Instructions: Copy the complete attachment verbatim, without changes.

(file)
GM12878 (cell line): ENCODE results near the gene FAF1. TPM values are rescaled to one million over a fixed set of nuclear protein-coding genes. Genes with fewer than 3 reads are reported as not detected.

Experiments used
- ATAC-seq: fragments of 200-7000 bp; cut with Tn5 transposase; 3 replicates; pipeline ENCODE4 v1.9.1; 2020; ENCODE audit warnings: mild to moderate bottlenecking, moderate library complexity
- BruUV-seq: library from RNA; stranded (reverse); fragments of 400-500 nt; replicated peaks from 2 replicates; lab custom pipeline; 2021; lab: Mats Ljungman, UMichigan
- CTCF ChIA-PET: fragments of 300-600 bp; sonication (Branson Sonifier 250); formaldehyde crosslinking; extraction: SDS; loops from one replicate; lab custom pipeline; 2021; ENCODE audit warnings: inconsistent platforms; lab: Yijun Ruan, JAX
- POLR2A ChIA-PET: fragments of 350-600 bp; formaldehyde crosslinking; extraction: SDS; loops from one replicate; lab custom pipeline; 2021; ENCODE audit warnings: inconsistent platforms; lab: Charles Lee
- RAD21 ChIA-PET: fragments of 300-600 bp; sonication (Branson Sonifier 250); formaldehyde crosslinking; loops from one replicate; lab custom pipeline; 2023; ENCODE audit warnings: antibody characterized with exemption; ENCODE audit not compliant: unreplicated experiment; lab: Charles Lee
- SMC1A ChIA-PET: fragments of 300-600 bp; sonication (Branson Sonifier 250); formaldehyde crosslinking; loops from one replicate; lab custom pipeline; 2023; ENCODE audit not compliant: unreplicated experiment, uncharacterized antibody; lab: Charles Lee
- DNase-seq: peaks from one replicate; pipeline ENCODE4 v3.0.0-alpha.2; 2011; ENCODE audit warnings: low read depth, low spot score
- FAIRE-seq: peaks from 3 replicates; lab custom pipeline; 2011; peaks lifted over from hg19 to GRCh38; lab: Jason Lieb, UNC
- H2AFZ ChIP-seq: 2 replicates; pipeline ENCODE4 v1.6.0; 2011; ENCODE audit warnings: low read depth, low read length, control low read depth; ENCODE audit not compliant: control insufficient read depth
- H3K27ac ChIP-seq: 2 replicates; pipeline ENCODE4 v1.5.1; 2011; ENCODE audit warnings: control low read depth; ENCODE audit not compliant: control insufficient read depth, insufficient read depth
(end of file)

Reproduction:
GM12878 (cell line): ENCODE results near the gene FAF1. TPM values are rescaled to one million over a fixed set of nuclear protein-coding genes. Genes with fewer than 3 reads are reported as not detected.

Experiments used
- ATAC-seq: fragments of 200-7000 bp; cut with Tn5 transposase; 3 replicates; pipeline ENCODE4 v1.9.1; 2020; ENCODE audit warnings: mild to moderate bottlenecking, moderate library complexity
- BruUV-seq: library from RNA; stranded (reverse); fragments of 400-500 nt; replicated peaks from 2 replicates; lab custom pipeline; 2021; lab: Mats Ljungman, UMichigan
- CTCF ChIA-PET: fragments of 300-600 bp; sonication (Branson Sonifier 250); formaldehyde crosslinking; extraction: SDS; loops from one replicate; lab custom pipeline; 2021; ENCODE audit warnings: inconsistent platforms; lab: Yijun Ruan, JAX
- POLR2A ChIA-PET: fragments of 350-600 bp; formaldehyde crosslinking; extraction: SDS; loops from one replicate; lab custom pipeline; 2021; ENCODE audit warnings: inconsistent platforms; lab: Charles Lee
- RAD21 ChIA-PET: fragments of 300-600 bp; sonication (Branson Sonifier 250); formaldehyde crosslinking; loops from one replicate; lab custom pipeline; 2023; ENCODE audit warnings: antibody characterized with exemption; ENCODE audit not compliant: unreplicated experiment; lab: Charles Lee
- SMC1A ChIA-PET: fragments of 300-600 bp; sonication (Branson Sonifier 250); formaldehyde crosslinking; loops from one replicate; lab custom pipeline; 2023; ENCODE audit not compliant: unreplicated experiment, uncharacterized antibody; lab: Charles Lee
- DNase-seq: peaks from one replicate; pipeline ENCODE4 v3.0.0-alpha.2; 2011; ENCODE audit warnings: low read depth, low spot score
- FAIRE-seq: peaks from 3 replicates; lab custom pipeline; 2011; peaks lifted over from hg19 to GRCh38; lab: Jason Lieb, UNC
- H2AFZ ChIP-seq: 2 replicates; pipeline ENCODE4 v1.6.0; 2011; ENCODE audit warnings: low read depth, low read length, control low read depth; ENCODE audit not compliant: control insufficient read depth
- H3K27ac ChIP-seq: 2 replicates; pipeline ENCODE4 v1.5.1; 2011; ENCODE audit warnings: control low read depth; ENCODE audit not compliant: control insufficient read depth, insufficient read depth